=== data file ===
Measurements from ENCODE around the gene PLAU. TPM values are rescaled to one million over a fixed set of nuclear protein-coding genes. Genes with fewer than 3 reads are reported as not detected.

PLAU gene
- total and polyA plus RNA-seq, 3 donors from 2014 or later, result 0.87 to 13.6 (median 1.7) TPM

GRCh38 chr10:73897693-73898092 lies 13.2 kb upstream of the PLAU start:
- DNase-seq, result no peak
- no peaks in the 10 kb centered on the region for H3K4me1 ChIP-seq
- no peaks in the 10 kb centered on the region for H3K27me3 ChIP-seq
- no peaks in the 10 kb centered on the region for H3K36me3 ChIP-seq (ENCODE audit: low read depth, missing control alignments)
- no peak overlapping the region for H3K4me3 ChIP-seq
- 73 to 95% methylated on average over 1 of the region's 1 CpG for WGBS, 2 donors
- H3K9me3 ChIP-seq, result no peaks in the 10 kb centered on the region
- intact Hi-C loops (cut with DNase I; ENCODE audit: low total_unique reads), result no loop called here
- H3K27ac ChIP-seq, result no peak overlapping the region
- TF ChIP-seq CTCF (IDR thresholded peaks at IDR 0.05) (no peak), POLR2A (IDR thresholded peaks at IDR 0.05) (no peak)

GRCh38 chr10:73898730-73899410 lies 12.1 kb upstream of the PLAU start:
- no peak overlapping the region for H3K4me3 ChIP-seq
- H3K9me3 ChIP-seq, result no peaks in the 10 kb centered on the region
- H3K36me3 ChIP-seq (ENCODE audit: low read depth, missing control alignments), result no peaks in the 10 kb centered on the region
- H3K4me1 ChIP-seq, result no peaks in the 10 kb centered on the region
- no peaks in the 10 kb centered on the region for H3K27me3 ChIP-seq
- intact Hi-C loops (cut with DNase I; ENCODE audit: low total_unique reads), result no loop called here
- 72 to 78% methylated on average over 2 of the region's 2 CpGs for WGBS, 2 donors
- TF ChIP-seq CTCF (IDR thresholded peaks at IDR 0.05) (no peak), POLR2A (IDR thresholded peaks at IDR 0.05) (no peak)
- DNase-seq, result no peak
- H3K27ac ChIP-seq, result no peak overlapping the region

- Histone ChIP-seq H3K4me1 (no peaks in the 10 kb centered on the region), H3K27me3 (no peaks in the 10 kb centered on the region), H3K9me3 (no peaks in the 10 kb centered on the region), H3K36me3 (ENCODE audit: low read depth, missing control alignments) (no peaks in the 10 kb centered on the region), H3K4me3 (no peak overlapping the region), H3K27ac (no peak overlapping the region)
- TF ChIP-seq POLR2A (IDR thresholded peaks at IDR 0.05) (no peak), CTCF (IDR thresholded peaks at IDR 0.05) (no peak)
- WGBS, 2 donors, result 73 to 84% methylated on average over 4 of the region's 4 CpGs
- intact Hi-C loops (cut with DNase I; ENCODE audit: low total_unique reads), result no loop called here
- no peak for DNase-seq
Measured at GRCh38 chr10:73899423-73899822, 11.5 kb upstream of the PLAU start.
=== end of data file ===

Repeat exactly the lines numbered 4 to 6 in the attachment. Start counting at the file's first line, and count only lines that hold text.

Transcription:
GRCh38 chr10:73897693-73898092 lies 13.2 kb upstream of the PLAU start:
- DNase-seq, result no peak
- no peaks in the 10 kb centered on the region for H3K4me1 ChIP-seq